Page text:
The discovery of the remains of Richard III has not in itself particularly interested me. However, two loosely or otherwise connected issues, which are independent of whose DNA we are considering, do intrigue me.

Firstly, the finding does serve to reinforce the fact that we humans ‘survive’ for an indeterminate length of time following death. I am not sure whether I find this reassuring or whether it fills me with terror. I suspect that, by shattering my belief in absolute physical finiteness, apart from whatever genetic legacy I endow my child with, the prospect of my lingering somewhere indefinitely is not a happy one.

Particularly if that somewhere is a concrete edifice.

My second thought on the issue stems from a memory the report stirred. I instantly recalled Catherine O’Flynn’s novel What Was Lost. Like Richard III, whose body was lost for all those years, O’Flynn’s story centres on an unfound body. In O’Flynn’s fictional narrative the body is that of a little girl. We discover, some time after her disappearance, that she has been entombed in the foundations of a shopping centre.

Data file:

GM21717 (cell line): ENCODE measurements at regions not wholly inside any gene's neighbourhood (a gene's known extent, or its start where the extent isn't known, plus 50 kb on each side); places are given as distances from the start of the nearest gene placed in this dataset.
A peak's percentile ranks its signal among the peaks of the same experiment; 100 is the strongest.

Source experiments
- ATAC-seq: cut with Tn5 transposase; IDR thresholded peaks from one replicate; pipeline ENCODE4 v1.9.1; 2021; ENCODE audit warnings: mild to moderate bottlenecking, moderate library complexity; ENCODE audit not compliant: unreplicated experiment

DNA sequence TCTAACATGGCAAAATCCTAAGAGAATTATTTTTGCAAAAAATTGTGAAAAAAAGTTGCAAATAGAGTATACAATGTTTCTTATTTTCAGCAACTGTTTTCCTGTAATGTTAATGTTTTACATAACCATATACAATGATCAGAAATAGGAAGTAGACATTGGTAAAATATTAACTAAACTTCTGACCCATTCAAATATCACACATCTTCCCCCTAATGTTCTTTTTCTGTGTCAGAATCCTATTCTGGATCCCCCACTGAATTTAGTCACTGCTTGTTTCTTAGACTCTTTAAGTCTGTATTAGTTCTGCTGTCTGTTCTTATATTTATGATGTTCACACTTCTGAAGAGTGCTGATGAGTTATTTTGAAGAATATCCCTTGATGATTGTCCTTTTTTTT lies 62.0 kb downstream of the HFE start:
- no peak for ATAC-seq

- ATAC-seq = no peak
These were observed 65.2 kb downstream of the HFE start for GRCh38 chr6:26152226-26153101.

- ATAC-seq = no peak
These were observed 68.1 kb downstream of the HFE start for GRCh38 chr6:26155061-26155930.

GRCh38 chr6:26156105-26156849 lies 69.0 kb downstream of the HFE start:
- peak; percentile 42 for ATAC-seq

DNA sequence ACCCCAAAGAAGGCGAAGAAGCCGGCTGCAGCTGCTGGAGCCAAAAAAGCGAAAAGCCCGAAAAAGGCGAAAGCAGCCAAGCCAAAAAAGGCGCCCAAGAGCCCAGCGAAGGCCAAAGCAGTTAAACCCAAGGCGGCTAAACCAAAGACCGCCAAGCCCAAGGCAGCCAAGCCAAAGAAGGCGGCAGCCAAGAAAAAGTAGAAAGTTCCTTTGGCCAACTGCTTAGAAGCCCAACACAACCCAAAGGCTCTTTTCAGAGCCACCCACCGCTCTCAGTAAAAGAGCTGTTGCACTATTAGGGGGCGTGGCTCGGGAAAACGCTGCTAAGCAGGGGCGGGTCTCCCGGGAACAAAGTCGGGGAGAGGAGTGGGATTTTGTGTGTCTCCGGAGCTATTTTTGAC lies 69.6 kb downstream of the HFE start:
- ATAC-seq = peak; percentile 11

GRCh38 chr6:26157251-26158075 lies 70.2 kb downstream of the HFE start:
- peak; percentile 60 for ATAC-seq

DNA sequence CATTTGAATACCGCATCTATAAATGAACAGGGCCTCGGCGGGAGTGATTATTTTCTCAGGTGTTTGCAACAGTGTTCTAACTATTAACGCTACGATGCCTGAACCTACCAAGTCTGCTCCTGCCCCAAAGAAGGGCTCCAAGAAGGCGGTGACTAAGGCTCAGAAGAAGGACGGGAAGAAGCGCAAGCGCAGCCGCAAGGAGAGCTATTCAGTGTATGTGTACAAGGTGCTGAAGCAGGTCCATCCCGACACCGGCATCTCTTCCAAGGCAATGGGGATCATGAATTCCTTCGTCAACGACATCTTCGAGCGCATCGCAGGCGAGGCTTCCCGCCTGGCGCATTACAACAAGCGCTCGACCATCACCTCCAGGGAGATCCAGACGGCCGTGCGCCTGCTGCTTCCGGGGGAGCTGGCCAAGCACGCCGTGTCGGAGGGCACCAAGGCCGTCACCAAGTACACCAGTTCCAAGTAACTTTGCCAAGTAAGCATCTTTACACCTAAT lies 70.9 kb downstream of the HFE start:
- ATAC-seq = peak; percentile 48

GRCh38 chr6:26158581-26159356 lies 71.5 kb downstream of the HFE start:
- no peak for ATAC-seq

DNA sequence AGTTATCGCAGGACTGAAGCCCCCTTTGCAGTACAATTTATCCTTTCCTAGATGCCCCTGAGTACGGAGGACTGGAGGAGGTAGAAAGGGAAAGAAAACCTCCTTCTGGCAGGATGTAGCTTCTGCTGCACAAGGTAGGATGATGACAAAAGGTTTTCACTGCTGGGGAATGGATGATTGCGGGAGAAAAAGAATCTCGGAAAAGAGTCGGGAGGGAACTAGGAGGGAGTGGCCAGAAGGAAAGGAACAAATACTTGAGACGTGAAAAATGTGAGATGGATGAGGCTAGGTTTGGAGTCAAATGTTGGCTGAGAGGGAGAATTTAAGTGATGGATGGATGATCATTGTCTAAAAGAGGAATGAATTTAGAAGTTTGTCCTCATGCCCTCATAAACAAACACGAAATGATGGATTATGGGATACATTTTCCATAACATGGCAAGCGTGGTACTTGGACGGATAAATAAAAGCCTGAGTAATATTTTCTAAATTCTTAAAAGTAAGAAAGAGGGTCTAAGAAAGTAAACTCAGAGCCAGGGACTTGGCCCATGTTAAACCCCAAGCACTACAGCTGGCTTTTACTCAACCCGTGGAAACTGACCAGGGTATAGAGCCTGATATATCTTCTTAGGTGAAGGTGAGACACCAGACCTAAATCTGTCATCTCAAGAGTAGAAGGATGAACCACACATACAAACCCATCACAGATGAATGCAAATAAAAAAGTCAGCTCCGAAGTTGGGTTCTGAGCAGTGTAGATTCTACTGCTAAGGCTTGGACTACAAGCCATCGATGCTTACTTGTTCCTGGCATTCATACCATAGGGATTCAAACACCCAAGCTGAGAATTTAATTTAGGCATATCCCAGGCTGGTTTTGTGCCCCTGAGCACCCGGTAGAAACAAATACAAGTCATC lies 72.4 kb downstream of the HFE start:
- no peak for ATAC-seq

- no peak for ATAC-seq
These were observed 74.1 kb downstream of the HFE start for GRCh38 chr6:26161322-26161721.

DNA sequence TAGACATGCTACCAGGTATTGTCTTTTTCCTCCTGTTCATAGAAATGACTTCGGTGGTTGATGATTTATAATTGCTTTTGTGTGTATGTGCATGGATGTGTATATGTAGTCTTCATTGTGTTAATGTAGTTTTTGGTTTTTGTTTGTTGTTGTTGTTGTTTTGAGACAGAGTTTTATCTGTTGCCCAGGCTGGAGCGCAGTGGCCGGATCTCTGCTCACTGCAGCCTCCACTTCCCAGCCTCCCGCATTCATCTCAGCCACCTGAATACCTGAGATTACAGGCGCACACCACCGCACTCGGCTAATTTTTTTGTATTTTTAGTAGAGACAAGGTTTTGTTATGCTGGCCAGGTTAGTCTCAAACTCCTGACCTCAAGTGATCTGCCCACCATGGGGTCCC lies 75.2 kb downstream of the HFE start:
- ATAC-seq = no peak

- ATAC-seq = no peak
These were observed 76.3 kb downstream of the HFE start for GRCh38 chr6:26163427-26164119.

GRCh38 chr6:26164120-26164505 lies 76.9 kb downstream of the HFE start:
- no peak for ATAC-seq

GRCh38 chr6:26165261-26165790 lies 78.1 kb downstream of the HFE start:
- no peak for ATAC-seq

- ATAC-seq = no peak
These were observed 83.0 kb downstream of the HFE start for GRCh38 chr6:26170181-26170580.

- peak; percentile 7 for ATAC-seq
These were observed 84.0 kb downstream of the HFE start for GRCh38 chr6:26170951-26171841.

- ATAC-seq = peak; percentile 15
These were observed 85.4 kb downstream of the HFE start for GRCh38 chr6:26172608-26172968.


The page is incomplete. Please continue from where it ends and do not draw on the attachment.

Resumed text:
The protagonist implicated in the case, although not directly responsible for the child’s death but a witness to it, had the following to say when questioned:

‘Do you know in Germany in the Middle Ages, when they tried to build the church in Vilmitz, the builders couldn’t finish the job? Whatever they put up in the daytime fell down at night. So they took a child, gave it a bread-roll in one hand, a light in the other, and set it in a cavity in the foundation, which they mortared shut. The building stood firm after that…There are entombed children all over Europe bringing prosperity, security, happiness.’

An intriguing fictional construct, one which made me wonder about Royal Souls, and Richard III’s contribution to the well-being of a certain Leicester car park…

CQ

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